NASA generally addresses the need to meet a specific standard by implementing what is known as a hierarchy of controls, a well-established set of practices. For example, if the risk results from the use of a particular substance such as benzene or asbestos, NASA may choose to protect all employees by eliminating the use of the hazardous material and substituting a less hazardous alternative. When a chronic disease may result from cumulative exposure to a hazardous substance over time, NASA may choose to reduce the level of exposure to all employees through improved engineering and design, when and where it is feasible to do so. Exposure for any individual can also be reduced through “administrative controls,” such as
job assignments that take into consideration past accumulation of exposure and thus risk. An individual may be required to wear protective equipment designed to reduce risk associated with specific job duties.
If hazards associated with a particular potential work activity cannot be controlled or mitigated adequately using available technology, the employer may decide to postpone or abandon the potential work activity until they or others develop the technology needed to control the risk to the desired level.
However, space exploration missions may face challenges to risk mitigation that are not typically found in terrestrial high-hazard work. Terrestrial workers in high-risk jobs may choose to end their exposures by leaving their job. This is likely not the case for astronauts, particularly those on long-duration missions beyond low Earth orbit. An astronaut’s commitment to any particular mission is generally irrevocable once in space. There may be missions that the agency believes are so time sensitive and have sufficient urgency that there is justification for exceeding the established standard for all astronauts. In this instance, unlike employers subject to OSHA standards, NASA may seek to obtain permission for a mission waiver that would permit the agency to subject all volunteers for that mission to an unusual level of risk that would be unacceptable in less time-sensitive and critical missions.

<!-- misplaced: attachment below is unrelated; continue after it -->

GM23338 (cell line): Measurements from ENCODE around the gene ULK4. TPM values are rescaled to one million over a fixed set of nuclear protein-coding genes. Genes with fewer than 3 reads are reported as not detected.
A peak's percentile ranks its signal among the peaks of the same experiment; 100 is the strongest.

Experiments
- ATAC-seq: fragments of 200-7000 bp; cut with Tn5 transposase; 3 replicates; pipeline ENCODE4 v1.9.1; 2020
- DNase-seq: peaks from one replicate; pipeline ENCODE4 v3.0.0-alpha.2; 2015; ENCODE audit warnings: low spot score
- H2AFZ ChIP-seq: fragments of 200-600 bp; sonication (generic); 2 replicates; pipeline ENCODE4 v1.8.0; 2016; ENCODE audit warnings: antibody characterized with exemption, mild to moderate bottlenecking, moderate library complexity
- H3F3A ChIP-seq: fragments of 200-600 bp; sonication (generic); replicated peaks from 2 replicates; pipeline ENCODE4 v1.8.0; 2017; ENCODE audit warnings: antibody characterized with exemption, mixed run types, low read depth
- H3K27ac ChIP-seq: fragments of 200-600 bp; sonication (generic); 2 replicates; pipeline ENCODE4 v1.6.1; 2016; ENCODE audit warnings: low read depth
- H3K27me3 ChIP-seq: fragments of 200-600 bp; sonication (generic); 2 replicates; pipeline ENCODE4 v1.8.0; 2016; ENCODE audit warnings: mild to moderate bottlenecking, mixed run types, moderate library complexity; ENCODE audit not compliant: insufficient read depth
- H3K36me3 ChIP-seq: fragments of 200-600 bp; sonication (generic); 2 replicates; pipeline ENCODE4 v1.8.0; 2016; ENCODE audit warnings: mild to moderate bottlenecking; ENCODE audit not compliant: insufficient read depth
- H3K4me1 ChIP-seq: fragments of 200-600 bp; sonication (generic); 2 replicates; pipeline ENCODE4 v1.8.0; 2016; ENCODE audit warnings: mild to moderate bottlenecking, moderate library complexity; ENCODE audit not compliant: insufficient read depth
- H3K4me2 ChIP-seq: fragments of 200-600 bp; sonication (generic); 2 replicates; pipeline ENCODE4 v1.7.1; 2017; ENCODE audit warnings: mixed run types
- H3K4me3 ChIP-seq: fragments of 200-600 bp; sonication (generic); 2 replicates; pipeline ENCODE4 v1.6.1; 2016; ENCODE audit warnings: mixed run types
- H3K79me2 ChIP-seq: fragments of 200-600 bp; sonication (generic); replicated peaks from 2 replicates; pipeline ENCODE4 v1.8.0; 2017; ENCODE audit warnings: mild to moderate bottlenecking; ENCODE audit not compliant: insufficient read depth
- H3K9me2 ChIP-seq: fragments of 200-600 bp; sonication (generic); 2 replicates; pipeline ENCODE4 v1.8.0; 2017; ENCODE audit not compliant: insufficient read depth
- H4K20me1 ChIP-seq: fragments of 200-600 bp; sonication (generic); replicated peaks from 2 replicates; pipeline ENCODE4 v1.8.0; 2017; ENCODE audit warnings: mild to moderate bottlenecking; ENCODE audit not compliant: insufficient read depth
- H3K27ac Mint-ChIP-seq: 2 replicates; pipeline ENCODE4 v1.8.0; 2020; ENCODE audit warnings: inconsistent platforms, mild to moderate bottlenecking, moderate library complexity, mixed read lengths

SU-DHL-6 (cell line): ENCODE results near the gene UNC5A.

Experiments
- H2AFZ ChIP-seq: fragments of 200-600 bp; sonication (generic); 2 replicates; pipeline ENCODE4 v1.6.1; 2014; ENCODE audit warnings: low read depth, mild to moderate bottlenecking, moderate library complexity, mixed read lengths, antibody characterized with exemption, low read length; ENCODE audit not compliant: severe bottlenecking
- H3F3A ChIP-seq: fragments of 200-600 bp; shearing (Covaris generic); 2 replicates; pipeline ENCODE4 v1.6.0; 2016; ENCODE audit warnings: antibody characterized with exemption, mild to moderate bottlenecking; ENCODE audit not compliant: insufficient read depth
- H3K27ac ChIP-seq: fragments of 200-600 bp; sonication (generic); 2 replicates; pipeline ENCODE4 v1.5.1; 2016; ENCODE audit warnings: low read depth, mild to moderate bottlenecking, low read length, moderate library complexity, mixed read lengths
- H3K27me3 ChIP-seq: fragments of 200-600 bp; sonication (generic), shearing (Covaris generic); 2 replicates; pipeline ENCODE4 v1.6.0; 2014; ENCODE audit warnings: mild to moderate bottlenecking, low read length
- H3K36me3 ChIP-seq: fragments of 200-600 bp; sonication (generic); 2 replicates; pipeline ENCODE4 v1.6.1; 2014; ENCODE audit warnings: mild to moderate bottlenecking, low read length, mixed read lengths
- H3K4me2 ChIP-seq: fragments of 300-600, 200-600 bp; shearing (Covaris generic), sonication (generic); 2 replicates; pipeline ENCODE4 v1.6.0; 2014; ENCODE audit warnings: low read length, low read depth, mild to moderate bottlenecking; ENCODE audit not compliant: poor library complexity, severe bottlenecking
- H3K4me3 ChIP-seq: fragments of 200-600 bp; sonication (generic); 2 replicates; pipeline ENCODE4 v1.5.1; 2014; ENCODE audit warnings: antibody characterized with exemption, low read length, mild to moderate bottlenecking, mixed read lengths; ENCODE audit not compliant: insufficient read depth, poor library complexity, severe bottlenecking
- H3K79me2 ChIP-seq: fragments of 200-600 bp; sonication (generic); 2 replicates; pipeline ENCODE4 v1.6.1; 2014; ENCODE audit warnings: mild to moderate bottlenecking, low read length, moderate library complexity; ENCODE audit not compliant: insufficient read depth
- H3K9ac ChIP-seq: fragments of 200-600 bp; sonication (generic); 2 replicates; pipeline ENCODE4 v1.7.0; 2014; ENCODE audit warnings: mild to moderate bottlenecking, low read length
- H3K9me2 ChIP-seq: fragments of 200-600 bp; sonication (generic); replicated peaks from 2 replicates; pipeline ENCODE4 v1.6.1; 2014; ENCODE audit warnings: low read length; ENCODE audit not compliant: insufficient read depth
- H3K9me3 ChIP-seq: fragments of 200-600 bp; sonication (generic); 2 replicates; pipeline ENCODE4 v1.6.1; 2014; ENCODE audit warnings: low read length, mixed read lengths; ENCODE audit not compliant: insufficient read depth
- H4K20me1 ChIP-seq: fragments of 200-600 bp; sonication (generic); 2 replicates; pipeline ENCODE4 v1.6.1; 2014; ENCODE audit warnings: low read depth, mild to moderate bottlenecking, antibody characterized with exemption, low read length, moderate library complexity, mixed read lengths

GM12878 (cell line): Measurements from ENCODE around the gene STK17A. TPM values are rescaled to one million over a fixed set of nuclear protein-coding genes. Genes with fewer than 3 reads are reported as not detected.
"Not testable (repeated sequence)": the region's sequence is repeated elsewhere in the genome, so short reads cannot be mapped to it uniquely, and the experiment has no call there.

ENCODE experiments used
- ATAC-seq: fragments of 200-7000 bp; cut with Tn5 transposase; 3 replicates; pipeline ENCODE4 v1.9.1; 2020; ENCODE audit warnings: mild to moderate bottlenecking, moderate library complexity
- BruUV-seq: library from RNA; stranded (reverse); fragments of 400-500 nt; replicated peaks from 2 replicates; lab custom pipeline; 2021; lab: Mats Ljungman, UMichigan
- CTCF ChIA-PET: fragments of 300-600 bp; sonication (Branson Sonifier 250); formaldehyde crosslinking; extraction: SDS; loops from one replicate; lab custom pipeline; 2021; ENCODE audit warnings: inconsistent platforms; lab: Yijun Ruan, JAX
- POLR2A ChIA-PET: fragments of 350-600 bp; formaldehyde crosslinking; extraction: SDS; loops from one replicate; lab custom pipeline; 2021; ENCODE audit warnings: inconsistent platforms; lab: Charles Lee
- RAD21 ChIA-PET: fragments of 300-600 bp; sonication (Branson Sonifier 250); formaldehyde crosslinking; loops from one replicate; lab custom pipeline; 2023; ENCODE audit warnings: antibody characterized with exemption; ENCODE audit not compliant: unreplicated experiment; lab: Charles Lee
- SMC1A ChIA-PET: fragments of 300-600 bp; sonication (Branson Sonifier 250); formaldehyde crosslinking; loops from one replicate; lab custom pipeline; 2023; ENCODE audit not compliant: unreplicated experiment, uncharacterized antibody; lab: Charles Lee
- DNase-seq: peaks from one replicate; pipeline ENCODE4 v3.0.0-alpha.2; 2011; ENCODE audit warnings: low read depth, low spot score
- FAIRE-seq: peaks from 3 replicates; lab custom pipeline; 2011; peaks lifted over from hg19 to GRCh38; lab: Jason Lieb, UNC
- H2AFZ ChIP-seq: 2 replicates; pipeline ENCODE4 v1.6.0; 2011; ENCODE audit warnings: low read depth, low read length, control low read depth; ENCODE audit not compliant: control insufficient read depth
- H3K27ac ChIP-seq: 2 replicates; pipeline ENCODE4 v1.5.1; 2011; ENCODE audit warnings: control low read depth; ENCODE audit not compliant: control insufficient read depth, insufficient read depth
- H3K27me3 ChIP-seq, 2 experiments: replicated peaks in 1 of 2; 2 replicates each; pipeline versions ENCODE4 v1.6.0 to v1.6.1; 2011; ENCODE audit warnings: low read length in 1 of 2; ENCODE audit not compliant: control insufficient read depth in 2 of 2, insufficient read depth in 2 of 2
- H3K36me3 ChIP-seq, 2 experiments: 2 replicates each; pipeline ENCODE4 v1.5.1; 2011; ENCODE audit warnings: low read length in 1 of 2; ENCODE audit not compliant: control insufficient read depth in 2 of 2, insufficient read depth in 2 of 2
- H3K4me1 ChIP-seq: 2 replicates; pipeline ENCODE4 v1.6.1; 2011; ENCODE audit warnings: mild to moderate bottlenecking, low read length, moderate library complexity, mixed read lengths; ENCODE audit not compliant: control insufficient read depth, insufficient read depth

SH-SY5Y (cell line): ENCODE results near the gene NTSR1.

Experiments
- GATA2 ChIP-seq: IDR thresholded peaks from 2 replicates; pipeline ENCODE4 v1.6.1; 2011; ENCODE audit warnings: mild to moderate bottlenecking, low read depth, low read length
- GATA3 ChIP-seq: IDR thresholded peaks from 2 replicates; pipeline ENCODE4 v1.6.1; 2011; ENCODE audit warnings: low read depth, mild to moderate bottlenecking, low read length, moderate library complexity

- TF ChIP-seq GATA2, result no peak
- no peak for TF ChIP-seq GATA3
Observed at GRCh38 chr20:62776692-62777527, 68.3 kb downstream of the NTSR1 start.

Waivers for specific missions and potentially for individual participation in any given mission were considered in depth by the Institute of Medicine’s Committee on Ethics Principles and Guidelines for Health Standards for Long Duration and Exploration Spaceflights (IOM, 2014). That committee recommended that NASA follow a three-level, ethics-based decision framework when considering a waiver to an existing standard or standards. The threshold consideration would be to consider and explicitly make a determination as to whether “any missions that are unlikely to meet current health standards are ethically acceptable” and if so, what “specific conditions must be fulfilled” to approve the waiver (IOM, 2014, p. 144). The 2014 committee expected NASA would make this general determination to establish and articulate criteria independent of any specific mission and that these criteria would be known both to the NASA Astronaut Corps and the general public. Once the criteria were established, the 2014 committee recommended that NASA consider “whether a specific mission is ethically acceptable” by determining whether the particular mission meets the mission-independent criteria established and communicated by NASA (IOM, 2014, p. 144). If NASA decides the specific contemplated mission meets these criteria, the agency would then be in a position to consider individual astronaut participation and crew composition. This consideration would include the skills and expertise needed for the mission, as well as astronauts’ individual health and risk considerations. Astronauts would be making these decisions alongside NASA at this stage (IOM, 2014).